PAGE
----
B.C. Votes 2017: Vancouver-Fairview riding profile
With parts of several Vancouver neighbourhoods inside the riding, the district is always up for grabs
In advance of the 2017 B.C. election, we'll be profiling all 87 electoral districts in the province. Here is Vancouver-Fairview, one of 11 ridings in Vancouver — and perennially one of the most interesting on election day.
1. Vancouver has 11 ridings, but typically only a handful are close on election night.
For the most part, boundaries within the city tend to stick closely to the city's well-established neighbourhoods, which generally have distinct political cultures.
As a result, ridings like Vancouver-Quilchena, Vancouver-Hastings, and Vancouver-Mount Pleasant tend to be among the most predictable in the province.
Vancouver-Fairview, however, includes half of three diverse neighbourhoods: the southern half of Fairview, the eastern half of Shaughnessy and the western half of Mt. Pleasant.
Little wonder then that it's switched back and forth between the NDP (2005, 2013) and B.C. Liberals (2001, 2009) in the last four elections — the only riding in B.C. with that distinction.
2. The riding its known for high-profile MLAs.
George Heyman, the former leader of both the BCGEU and the Sierra Club B.C., was elected in 2013 and is seeking re-election.
"I've been sure I wanted to run for a second term since the 2013 election," said Heyman.
"British Columbians are struggling with affordability in Vancouver-Fairview. The housing and transportation and education challenges are huge. They've only gotten huger in the last four years."
Former MLAs from the area include Vancouver Mayor Gregor Robertson, former finance minister Gary Collins, and Social Credit stalwart Grace McCarthy in the old riding of Vancouver-Little Mountain.
3. The B.C. Liberals chose the lesser-known candidate in their nomination battle.
Gabe Garfinkel, a former aide to Christy Clark and current communications consultant, defeated NPA city councillor Elizabeth Ball to win the party's candidacy.
It follows a trend in many nomination battles across B.C. — the elected official may have the higher name recognition with the public, but more often than not, it's the person with tighter ties to the provincial party that has had more success in signing up new members.
The Green Party candidate is Louise Boutin, a real estate agent.
4. There's a housing affordability debate in all corners of Metro Vancouver — but it's especially acute in Vancouver-Fairview.
On one hand, homes in Shaughnessy are among the highest valued in the entire region. At the same time, the riding is home to the highest number of low-rise apartments in B.C., and is home to a large number of recent university graduates who rent.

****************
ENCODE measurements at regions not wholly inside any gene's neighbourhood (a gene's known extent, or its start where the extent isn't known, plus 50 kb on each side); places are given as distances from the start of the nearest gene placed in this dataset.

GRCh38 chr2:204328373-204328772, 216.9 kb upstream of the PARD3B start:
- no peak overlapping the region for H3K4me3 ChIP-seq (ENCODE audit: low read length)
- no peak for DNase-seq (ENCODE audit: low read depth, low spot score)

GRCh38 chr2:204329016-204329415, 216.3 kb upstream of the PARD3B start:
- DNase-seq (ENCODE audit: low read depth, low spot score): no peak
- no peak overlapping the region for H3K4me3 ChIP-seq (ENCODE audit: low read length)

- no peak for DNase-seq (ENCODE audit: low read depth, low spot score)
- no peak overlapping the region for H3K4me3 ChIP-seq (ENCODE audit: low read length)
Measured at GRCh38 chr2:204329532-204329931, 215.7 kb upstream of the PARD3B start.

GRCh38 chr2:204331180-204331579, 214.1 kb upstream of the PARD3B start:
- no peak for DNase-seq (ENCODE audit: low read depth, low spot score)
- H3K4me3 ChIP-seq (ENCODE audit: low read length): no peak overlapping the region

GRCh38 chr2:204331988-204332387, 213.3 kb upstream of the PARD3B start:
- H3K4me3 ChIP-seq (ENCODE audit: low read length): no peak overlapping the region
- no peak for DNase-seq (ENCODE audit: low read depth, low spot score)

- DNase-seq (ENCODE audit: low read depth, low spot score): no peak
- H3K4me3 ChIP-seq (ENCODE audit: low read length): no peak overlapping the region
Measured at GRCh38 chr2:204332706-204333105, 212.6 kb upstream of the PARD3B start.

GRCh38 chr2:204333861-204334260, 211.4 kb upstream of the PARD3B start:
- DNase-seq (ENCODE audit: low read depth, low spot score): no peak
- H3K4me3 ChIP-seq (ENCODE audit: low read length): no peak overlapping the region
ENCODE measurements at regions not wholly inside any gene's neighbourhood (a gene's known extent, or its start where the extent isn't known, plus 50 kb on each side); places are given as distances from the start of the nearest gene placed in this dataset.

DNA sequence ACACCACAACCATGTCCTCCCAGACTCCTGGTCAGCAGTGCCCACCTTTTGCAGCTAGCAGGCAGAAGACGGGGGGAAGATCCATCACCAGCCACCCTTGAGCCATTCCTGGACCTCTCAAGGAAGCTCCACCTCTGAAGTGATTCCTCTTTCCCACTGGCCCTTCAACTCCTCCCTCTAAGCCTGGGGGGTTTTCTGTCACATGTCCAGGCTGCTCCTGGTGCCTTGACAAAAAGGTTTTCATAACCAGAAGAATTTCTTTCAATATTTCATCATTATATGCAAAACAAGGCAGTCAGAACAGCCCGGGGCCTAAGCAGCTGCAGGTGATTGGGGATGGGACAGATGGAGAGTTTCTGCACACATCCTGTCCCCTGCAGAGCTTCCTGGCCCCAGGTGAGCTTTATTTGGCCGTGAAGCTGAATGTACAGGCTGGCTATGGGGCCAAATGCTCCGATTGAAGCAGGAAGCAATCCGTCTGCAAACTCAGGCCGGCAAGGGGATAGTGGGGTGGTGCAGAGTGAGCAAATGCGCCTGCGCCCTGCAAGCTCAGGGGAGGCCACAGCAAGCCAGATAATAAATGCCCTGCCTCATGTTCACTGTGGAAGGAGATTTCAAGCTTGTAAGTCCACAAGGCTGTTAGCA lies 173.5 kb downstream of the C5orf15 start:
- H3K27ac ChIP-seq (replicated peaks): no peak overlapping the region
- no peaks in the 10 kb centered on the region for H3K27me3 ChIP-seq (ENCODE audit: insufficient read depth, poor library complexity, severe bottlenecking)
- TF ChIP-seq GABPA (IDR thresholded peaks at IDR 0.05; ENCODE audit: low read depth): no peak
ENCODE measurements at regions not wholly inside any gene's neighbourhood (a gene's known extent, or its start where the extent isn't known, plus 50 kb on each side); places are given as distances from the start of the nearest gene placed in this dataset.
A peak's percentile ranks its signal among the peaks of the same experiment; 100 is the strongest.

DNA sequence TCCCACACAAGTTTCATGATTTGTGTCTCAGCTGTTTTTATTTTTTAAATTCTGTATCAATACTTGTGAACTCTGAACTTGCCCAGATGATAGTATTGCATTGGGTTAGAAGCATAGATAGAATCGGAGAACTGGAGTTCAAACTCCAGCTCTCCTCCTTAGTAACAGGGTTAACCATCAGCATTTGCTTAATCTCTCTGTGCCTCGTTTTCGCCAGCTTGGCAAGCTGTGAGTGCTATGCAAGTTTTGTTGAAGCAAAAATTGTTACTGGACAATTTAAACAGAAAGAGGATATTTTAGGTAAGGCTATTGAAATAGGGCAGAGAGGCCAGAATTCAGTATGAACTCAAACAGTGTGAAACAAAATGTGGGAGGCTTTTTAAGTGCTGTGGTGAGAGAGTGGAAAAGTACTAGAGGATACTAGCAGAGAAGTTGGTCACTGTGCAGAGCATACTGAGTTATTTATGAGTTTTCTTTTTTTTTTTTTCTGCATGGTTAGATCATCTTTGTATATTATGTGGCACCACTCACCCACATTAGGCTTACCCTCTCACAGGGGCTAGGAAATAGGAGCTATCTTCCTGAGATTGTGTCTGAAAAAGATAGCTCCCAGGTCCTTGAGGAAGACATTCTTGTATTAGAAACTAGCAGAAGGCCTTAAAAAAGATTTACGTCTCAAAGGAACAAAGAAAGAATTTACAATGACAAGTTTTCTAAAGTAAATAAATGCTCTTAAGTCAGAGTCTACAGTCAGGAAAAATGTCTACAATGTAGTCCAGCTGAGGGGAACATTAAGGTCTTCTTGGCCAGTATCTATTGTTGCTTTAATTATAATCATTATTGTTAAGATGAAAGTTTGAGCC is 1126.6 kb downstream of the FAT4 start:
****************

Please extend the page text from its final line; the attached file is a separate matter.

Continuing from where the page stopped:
"The actions of this government, rewarding their rich developer contributors, have allowed home prices in Metro Van to skyrocket because people are treating housing as an investment rather than a place to settle, raise their kids and work at a good job," argues Heyman.
5. But the Liberals believe their new homebuyer loan program will be a winner with that audience.
"In Fairview, where people are often in the early stage of their career and working hard to get ahead in life, our message is one that's going to resonate," said B.C. Liberal spokesperson Emile Scheffel.
"The B.C. home partnership [program] is such a key point for us, and such a key differentiation from the NDP … we think we have a strong record on that front. That's an issue we're quite happy to talk about on the doorstep."
6. Where does the NDP do well?
The low-rise apartments immediately south of Broadway tend to favour the NDP, along with the Cambie Street corridor. But its greatest strength comes from the parts of Mount Pleasant within the riding: the areas between Broadway and West 16th Avenue west of Main regularly give the party between 60 and 75 per cent of the vote.
7. What about the Liberals?
In a word, Shaughnessy: the uber-wealthy enclave supports the party to an extent virtually unseen in the rest of Vancouver, with polling stations in the neighbourhood regularly giving it between 65 and 85 per cent of the vote.
8. It adds up to a riding that both sides believe they can win.
For the NDP, the path is simple: they won last time. They now have the power of incumbency and believe that the conversation around affordability and the environment will help them in heavily urban ridings.
But the Liberals believe they underperformed in urban areas in 2013, and that a stronger economy — and a run-up to the campaign free of the scandals that plagued them four years ago — give them a real shot.
"The riding has had a tendency to change hands," said Scheffel.
"We certainly think if we work hard enough, we've got a chance to take it back."